Whilethe Philippines is said to sit atop some of the world's largest mineral reserves,the country's mining sector remains muted, held back by red tape and civil societyopposition, among others.
Out of the country's 328 mines, only 156 are active, accordingto SNL Metals & Mining data. The largest active mine in the country is 's copper project inSouth Cotabato, with an estimated in-situ value of US$107.32 billion. This is followedby Gold Fields Ltd.'sFar Southeast goldmine in Benguet at US$48.16 billion and St.Augustine Gold & Copper Ltd.'s Kingking copper-gold project in Compostela Valley at US$30.08billion.
The outgoing administration regards the industry as one of thesupposed "drivers of Philippine economic growth." President Benigno AquinoIII signed Executive Order No. 79 in 2012, with a view to increase government revenuesfrom mining, improve environmental standards, and reconcile national and mininglaws.
The signing of Executive Order No. 79 is also the first stepin complying with the Extractive Industries Transparency Initiative, a global transparencystandard to improve governance of natural resources. In 2015, the Philippines wasaccepted as a candidate to join the EITI. However, the Philippines' mining sectorcontinues to be closed to new investors as two bills relating to governance overthe industry are yet to be finalized — House Bill No. 5367 and House Bill No. 5058.
While House Bill 5058 proposes to banthe export of unprocessed minerals from the country, House Bill No. 5367 is beingpassed — in accordance with Executive Order No. 79 — to lift a moratorium on newmining permits that has been in place since 2011 and to raise the government's sharein the sector's revenues and economic benefits.
Withthe May 9 national elections approaching, the 16th president of the Philippineswill shape the development of the mining industry in the country for the next sixyears.
Front-runnerDavao City Mayor Rodrigo Duterte has repeatedly said he does not allow mining inhis city, with the city council officially passing the mining ban resolution in2015, despite being in conflict with national laws.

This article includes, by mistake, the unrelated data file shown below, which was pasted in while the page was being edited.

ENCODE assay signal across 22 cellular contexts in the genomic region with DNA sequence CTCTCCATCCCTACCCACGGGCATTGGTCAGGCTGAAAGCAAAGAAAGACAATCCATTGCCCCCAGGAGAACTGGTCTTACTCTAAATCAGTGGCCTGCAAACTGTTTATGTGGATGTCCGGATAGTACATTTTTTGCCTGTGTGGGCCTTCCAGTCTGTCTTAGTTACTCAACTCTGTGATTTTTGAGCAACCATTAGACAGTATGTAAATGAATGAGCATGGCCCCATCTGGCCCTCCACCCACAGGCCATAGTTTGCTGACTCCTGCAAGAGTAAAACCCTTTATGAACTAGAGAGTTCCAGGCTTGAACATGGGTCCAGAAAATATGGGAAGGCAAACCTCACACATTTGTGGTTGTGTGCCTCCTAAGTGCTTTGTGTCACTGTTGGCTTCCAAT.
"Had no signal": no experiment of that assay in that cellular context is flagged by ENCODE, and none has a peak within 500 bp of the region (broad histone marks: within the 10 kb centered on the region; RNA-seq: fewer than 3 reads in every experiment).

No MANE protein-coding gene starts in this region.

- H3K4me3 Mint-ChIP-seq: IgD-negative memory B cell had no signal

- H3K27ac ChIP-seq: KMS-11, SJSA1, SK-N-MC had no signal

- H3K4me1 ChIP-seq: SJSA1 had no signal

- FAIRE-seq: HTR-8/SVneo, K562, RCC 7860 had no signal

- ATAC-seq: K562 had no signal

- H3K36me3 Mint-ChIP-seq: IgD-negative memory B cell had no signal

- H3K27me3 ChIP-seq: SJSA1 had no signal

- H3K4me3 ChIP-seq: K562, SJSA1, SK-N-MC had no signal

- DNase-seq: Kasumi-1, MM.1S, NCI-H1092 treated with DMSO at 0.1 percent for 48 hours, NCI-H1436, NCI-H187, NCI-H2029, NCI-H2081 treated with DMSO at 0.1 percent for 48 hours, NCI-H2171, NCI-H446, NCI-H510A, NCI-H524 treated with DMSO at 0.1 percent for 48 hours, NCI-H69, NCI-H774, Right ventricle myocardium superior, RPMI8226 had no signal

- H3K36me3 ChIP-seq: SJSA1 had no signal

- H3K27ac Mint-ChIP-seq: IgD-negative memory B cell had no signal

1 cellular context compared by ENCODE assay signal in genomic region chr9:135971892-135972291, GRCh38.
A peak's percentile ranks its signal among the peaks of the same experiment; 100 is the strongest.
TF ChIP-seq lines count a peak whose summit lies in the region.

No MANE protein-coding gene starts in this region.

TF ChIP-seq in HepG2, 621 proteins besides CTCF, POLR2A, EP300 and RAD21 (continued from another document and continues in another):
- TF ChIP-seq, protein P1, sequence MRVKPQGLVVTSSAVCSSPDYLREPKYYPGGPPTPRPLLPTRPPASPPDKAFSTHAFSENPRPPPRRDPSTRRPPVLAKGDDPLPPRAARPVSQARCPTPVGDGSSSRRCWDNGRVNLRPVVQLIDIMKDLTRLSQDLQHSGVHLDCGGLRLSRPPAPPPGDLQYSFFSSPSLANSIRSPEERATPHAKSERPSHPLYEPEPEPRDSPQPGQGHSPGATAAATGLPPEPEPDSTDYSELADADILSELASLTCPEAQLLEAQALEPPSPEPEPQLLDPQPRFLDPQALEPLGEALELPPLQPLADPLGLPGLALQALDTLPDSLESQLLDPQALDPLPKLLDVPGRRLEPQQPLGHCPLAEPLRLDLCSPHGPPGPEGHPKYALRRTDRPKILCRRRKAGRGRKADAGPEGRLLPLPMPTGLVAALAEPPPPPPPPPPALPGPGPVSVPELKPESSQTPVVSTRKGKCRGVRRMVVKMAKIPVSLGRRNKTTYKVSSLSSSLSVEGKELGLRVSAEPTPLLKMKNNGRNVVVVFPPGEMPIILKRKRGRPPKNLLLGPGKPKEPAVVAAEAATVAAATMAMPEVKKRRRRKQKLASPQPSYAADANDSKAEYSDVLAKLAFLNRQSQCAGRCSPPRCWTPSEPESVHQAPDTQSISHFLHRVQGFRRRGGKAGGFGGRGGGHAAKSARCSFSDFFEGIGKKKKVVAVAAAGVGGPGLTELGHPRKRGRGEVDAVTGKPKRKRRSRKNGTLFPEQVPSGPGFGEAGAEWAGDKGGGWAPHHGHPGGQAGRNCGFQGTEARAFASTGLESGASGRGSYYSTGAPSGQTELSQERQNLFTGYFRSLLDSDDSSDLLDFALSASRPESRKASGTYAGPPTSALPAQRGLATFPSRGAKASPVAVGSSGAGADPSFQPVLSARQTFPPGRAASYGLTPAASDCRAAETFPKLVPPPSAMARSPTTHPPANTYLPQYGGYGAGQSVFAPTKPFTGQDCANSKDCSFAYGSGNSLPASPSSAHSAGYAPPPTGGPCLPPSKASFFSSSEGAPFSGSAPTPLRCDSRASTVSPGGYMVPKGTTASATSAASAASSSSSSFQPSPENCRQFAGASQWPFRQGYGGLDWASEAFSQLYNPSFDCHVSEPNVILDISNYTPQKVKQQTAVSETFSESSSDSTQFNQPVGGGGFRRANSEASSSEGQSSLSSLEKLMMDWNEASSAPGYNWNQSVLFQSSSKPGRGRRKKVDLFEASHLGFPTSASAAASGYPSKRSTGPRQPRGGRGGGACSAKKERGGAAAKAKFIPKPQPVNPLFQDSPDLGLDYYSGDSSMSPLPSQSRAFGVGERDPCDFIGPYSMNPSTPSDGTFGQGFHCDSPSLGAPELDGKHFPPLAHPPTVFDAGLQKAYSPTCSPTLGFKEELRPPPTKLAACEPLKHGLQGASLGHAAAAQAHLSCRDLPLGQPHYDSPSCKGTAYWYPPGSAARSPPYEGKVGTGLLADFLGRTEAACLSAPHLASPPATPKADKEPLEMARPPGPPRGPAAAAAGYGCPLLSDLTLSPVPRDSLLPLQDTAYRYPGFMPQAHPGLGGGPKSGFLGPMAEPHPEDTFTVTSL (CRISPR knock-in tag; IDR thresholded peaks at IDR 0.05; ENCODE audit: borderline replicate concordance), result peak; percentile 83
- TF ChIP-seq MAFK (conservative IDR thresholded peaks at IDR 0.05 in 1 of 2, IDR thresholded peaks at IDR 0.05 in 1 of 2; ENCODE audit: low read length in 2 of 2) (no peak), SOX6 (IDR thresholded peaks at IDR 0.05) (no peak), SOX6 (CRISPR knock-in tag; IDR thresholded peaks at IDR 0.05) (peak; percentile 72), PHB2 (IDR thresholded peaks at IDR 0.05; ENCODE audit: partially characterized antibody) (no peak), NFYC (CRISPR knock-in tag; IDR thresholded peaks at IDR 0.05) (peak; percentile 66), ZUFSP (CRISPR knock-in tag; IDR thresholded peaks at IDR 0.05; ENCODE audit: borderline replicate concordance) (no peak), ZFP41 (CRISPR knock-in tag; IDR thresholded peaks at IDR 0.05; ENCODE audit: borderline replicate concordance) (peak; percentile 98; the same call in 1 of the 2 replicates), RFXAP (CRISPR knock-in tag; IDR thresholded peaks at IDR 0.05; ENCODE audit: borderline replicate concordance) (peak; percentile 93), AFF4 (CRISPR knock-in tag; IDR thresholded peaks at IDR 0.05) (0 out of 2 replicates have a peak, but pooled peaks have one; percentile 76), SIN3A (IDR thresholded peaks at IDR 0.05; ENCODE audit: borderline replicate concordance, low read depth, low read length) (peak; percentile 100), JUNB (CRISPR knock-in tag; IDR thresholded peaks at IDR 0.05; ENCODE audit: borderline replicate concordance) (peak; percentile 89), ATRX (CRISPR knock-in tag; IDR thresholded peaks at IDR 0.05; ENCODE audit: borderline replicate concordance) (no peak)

However,Duterte told a business audience during a forum held in February that he would supportmining in the country as long as it adheres to the strictest environmental standardssuch as that of Australia.
The mayorremained firm in banning mining firms with records of exploitation and vowed tocarefully study calls to scrap Republic Act 7942 or the Mining Act of 1995, whichliberalized the mining sector in the country.
Meanwhile,the Aquino-endorsed Manuel Roxas II said he is open to more mining companies enteringthe Philippines, noting that the country's laws allow mining provided that it isaccepted by the local community and is environmentally compliant.
Even prior to running for presidency, Senator Grace Poe-Llamanzareshas been vocal about supporting responsible mining, urging the Chamber of Minesin 2014 to push for environmentally sound mining practices and to ensure that gainsfrom extracting the minerals translate to sustainable wealth in the communitiesthe miners operate in.
Poe-Llamanzaresis battling for transparency in the industry, advocating for the full disclosureof mining contracts and asking miners to publish their contributions in terms oftaxes, jobs generated, livelihood and corporate social responsibility projects.
But whenasked about the approval of new mining contracts in the last presidential debateheld April 24, the senator only stressed the need to review the compliance of operatingmines and to study whether a community needs the mining business.
"Ifthere are other jobs available, why would we need to issue a permit?" Poe-Llamanzaressaid.
Likewise,Vice President Jejomar Binay vowed to support responsible mining and outlaw irresponsiblemining practices.
Despiteits potential to be the largest contributor to the Philippine economy, the miningindustry is currently "in limbo" under the current administration, accordingto Binay. It remains in the "doldrums and subjected to touch-and-go policiesand the whim of authorities with regulatory capture over the industry," thevice president said.
He addedthat mining was excluded in the government's investment priorities in 2012, whichremoved all incentives to investments except those provided by the Mining Act andNational Internal Revenue Code.
Shouldhe win the presidency, Binay is looking to raise mining taxes, but stressed thatthey should remain fair and consistent with international standards.
Finallyand unlike the rest of the presidential candidates, Sen. Miriam Defensor-Santiagomade it clear that she is against the entry of more mining firms in the Philippines,saying there are already too many mining companies in the country.
A PulseAsia survey released May 4 tagged Duterte the top presidential bet with a 33% rating.Roxas and Poe-Llamanzares are statistically tied at No. 2 with 22% and 21%, respectively.Binay followed at 17%, while Defensor-Santiago scored 2%.